Georgia guitar maker to restore Elvis’ collection
by Andre Gallant
December 29, 2013 11:00 PM | 1363 views | 0 0 comments | 8 8 recommendations | email to a friend | print
ATHENS — Elvis’ 1956 Gibson J200 is one of the world’s most iconic guitars, played by Presley in films such as “King Creole.”

If Bob Dylan’s Newport Folk Festival sunburst Fender Stratocaster sold for nearly $1 million recently, Athens guitar maker Scott Baxendale thinks Presley’s almost-60-year-old acoustic could fetch 10 times that amount.

If so, the J200 will be the most expensive guitar Baxendale has ever handled as he’s been charged with rehabbing the entire Elvis guitar collection housed at Graceland.

“I’m Elvis’ posthumous guitar tech,” Baxendale said.

Baxendale will begin traveling in February to Memphis, Tenn., the first of many periodic trips to repair, restore and document the King’s collection of guitars, which Baxendale estimates number less than 25.

Most of the maintenance is general, he said. He’ll be setting up a workstation in a warehouse on the Graceland property, keeping the treasures close to home.

“I’d hate to be responsible for transporting Elvis’ guitars,” he said.

A musician close to the Presley family chose Baxendale for the job. Michael Lockwood, married to Presley’s only daughter, Lisa Marie, since 2006, found out about Baxendale’s conversions of antique 1940s Harmony guitars for Nashville musicians, including former Athenian Lera Lynn.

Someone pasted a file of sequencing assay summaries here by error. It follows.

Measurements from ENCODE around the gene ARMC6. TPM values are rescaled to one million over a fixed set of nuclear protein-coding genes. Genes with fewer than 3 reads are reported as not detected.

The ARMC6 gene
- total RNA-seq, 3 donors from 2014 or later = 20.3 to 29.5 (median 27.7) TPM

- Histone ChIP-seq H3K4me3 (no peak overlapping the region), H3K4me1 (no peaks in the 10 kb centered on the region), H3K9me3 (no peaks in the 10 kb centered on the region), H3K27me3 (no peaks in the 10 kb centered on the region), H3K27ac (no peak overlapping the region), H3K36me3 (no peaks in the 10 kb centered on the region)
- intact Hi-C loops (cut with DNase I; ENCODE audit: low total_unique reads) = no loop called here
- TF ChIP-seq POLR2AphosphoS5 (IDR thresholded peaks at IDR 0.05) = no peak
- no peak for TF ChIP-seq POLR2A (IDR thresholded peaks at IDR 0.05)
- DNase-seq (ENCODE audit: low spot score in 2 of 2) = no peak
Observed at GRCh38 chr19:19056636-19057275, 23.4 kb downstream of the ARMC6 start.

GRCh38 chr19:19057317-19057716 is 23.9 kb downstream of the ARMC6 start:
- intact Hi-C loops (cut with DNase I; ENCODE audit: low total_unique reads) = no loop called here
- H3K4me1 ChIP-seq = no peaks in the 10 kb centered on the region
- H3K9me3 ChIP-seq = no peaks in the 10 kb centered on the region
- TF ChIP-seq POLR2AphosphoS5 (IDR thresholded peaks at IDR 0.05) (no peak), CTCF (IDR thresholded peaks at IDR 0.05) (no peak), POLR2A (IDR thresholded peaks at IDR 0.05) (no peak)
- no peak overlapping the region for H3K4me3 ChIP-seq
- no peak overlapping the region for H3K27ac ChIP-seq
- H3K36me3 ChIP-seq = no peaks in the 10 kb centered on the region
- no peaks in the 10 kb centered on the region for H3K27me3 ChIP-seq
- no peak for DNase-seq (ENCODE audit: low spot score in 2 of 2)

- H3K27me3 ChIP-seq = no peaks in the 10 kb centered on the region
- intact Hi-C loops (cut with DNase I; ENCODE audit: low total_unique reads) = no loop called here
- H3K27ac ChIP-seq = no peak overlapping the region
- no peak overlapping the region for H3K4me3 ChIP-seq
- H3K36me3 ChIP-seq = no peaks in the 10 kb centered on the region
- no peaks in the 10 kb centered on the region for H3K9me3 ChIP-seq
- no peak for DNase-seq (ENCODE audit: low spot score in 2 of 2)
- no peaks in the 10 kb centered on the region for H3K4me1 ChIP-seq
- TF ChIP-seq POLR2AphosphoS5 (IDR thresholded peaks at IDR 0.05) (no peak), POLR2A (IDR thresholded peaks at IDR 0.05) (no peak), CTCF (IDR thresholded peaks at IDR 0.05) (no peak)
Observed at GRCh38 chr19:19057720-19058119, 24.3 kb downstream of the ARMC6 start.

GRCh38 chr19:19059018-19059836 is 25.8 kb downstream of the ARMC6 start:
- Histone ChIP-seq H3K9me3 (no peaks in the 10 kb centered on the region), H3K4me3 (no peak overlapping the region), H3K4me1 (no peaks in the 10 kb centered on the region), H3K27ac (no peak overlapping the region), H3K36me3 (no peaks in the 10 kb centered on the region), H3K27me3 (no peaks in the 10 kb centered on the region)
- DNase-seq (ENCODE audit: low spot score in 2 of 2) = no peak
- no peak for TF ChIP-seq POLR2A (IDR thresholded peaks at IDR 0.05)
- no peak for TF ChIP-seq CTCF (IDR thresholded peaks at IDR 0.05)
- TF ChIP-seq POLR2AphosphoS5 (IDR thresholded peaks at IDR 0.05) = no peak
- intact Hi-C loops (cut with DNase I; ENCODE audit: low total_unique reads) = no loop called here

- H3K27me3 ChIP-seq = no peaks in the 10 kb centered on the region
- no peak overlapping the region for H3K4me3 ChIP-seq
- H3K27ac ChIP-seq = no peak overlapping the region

Baxendale said Lockwood researched him and found out about his experience maintaining the Roy Acuff guitar collection.

Lockwood reached out to Baxendale about Elvis’ collection and the rest is restoring history.

Some of the guitars, Baxendale said, aren’t on premises at the moment, including one that’s on loan to a museum in Liverpool. Waiting for them to return will stretch out the process.

Becoming Elvis’ guitar librarian isn’t the only piece of good news Baxendale has received recently.

American Craft magazine, which shines a light on domestic craftspeople carrying on traditional methods, has selected Baxendale as a finalist in its excellence awards. (The magazine, part of the American Craft Council, profiled the guitar maker last year.)

Baxendale will head to New York in February for an awards luncheon. If he wins, he’ll then travel to Scotland for a two-week residency at the Belvenie Scotch distillery, the sponsor of the awards.

The nomination, he thinks, is mostly due to the luthier school he runs in Athens, but “I have a feeling the Elvis thing will help me out with that,” he said.

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